10 Magical Ways to Use Your Chalice

There it is, on your shelf, where you’ve been neglecting it for many moon cycles.  It’s time to dust off this classic altar piece and bring it back into your ritual rotation.

IMG_1603


If you’re lacking inspiration, try using your chalice . . .

To pour libation.  Pour any liquid libations, like wine or juice, from a chalice for an elegant touch.

To collect rainwater for blessing.  Leave your chalice in the rain for pure, natural water to use in making moon water or herbal infusions.

In binding rituals.  If you have a small coven, and it doesn’t weird you out to drink from the same cup, Chalices are a lovely way to seal the bonds of sisterhood.  Choose a blended wine, pass the chalice around the circle, and have each member pledge their friendship to the people next to her.

In handfasting ceremonies.  Similarly, add a “unity chalice” in place of the unity candle at a handfasting ceremony.  The couple each pours some wine into the same chalice, and then they each drink from it.  We used this idea at our vineyard wedding for a rustic touch and it worked out beautifully.

For scrying.  Fill your chalice with water, then add dragon’s blood ink or another dark ink to the water.  Take it outside under the full moon and use it exactly as you would use a scrying mirror.

In place of a cauldron.  If your chalice has a heat-safe finish, place a charcoal disk inside and burn your ritual herbs in it.  The visual of smoke rising from the chalice adds a mystical quality that I just love!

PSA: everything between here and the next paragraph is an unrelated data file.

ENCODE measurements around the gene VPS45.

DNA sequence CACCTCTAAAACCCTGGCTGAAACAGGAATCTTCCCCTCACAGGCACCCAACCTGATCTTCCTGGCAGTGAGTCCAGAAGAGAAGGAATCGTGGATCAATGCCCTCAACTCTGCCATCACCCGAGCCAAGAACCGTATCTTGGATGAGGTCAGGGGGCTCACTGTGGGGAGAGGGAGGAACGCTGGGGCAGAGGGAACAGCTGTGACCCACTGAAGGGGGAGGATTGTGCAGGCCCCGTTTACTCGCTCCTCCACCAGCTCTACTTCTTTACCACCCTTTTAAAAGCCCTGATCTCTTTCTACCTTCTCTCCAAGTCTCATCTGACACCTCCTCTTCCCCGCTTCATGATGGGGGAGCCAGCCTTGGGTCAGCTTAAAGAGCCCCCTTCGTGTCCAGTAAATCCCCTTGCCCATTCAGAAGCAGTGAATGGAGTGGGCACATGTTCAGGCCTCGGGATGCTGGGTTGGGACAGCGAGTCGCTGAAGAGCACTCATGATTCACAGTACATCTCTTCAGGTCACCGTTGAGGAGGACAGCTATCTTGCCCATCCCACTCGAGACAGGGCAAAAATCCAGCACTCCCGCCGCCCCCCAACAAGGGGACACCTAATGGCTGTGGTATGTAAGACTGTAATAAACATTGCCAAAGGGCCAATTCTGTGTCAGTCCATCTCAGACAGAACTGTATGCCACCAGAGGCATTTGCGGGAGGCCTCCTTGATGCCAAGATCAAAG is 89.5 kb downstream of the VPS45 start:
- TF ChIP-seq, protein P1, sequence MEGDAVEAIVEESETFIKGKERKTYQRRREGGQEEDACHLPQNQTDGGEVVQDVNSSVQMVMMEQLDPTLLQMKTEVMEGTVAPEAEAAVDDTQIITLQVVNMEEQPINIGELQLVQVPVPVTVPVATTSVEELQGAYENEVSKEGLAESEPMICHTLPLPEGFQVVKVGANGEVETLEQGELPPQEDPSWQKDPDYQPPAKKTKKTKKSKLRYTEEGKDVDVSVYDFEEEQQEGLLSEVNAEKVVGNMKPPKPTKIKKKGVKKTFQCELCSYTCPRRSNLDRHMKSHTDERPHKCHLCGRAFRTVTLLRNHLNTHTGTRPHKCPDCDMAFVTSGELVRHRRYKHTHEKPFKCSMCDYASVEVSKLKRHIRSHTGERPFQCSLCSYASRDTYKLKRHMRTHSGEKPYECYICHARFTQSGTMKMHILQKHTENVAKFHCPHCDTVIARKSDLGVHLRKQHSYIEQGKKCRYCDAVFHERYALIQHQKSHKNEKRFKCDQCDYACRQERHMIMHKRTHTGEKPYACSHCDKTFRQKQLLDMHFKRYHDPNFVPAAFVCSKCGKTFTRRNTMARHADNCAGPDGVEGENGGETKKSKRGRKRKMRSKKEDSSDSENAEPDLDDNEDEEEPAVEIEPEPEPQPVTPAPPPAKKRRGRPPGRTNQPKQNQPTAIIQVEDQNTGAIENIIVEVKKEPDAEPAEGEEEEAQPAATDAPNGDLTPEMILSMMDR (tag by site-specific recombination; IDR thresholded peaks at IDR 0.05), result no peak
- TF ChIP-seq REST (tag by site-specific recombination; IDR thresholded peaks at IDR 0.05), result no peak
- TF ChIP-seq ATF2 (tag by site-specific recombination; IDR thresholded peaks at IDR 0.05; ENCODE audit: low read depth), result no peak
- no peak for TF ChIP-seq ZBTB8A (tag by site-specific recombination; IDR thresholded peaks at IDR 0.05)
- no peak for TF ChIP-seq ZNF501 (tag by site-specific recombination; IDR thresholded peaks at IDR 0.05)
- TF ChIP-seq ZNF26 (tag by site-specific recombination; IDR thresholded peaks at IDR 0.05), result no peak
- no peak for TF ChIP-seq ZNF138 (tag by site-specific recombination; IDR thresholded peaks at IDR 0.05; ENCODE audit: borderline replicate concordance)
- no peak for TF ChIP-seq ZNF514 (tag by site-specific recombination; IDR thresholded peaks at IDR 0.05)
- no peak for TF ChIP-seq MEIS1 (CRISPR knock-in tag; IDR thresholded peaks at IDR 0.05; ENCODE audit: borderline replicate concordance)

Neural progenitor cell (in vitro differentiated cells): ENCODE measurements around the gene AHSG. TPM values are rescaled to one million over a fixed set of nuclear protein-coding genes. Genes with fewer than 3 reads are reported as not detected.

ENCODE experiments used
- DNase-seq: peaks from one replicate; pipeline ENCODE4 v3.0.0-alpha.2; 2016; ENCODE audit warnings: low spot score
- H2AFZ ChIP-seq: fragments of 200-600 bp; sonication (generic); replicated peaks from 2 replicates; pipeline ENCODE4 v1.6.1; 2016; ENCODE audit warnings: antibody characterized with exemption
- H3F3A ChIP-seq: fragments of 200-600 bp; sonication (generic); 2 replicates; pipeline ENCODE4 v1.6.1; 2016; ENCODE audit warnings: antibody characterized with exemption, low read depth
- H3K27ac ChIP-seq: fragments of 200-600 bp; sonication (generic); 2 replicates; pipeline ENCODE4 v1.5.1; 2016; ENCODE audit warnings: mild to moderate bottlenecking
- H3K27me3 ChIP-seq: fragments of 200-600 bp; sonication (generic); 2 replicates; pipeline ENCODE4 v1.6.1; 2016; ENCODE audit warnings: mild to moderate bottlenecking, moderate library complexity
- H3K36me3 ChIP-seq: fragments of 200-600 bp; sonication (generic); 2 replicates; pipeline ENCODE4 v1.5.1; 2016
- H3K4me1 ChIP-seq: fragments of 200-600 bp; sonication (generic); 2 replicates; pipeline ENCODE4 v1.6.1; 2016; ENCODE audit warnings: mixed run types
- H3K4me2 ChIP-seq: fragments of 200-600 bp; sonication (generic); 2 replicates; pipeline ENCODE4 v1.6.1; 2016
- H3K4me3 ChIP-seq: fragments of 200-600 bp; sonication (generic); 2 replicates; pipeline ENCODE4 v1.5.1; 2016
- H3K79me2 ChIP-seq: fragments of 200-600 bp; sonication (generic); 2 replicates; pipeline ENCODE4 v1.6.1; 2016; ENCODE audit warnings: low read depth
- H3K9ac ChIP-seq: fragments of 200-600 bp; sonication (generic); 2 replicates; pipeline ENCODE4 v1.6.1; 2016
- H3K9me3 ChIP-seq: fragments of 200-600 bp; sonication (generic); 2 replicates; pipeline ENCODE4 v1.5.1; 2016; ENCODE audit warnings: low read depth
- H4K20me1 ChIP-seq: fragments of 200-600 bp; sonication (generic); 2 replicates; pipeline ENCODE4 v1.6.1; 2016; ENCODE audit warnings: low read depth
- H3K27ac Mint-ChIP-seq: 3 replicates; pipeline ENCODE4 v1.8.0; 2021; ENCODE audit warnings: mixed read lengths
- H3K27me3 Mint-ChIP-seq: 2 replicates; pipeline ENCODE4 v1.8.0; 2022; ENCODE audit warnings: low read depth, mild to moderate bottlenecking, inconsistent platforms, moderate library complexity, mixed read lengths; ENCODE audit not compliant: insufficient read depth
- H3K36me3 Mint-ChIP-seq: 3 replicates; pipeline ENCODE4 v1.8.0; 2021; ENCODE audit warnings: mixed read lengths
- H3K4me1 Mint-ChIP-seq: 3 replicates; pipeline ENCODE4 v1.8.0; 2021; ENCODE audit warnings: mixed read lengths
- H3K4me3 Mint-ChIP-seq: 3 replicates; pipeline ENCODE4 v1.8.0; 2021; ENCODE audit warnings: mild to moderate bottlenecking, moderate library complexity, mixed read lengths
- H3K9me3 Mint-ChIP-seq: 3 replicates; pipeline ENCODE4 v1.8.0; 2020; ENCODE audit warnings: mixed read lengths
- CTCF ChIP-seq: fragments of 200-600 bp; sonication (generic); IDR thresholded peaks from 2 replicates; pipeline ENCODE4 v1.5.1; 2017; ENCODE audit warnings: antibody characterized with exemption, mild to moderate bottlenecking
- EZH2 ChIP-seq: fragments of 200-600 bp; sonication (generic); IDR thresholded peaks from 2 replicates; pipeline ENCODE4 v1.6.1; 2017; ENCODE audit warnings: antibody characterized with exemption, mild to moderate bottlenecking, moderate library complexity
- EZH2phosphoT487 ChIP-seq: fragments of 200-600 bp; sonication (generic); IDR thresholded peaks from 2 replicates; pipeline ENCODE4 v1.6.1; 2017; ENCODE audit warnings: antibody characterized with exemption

To dress up cakes and ale.  Don’t use plastic or disposable cups for cakes and ale!  Chalices make everything feel so much more witchy.  Serve your cakes on a formal serving plate and add chalices for a classy ritual that would please Martha Stewart herself.

To float candles.  If you are working with the energies of fire and water, floating candles inside a chalice makes an effective way to blend these elements.

To cleanse gemstones.  Leave your gemstones or crystals in your chalice with water and place in the moonlight overnight to cleanse and charge them.  Just be sure you know your stones!  Some dissolve in water!

To blend potions.   Blend small batches of oils, infusions or brews for immediate use in your chalice.

mabon incense 3

Advertisements

The Role of Fire in Witchcraft

Inspired by the success of my post, The Role of Water in Witchcraft last summer, I decided to continue it as a series for each element.

creative-ways-to-use-fire-in-witchcraft

One of my earliest memories takes the form of my mother allowing me into the kitchen to watch her make dinner.   Sternly, she instructed me “Not to touch that stove, little one.”

Naturally, the moment she turned, I place my hand unflinchingly on the hot surface, giving myself a ripe little burn and a lifelong lesson about fire:

You really shouldn’t touch it.

Like all the elements, fire bears both creative and destructive force.   Simultaneously dangerous and beautiful, our respect for fire usually begins the first time it burns us!

And yes, I got a nasty burn that day.  But my mother used it to create a hot meal for us.

Same flame, same day.

I chose fire for this season because I strongly associate it with winter.  In the darkest, coldest months, fire provides warmth and light.

Let’s go over different kinds of fire and some creative ways to use it in spell craft.

Candle flame.  Easily the most convenient, common fire tool in ritual, candles are an ideal, all-purpose source of fire perfect for altars.

candles-web

Bonfires encourage groups to gather around it, making it an extremely effective focal point for group rituals and coven meetings.  Ideal for “going big” in rituals evoke empowerment or for burning spell elements in banishing rituals.

Hearth fires warm the home and create a cozy, holiday feel.  Perfect for enjoying a winter Sabbat like Imbolc or Yule.  Or, get creative and charge it with passion herbs for a date night at home.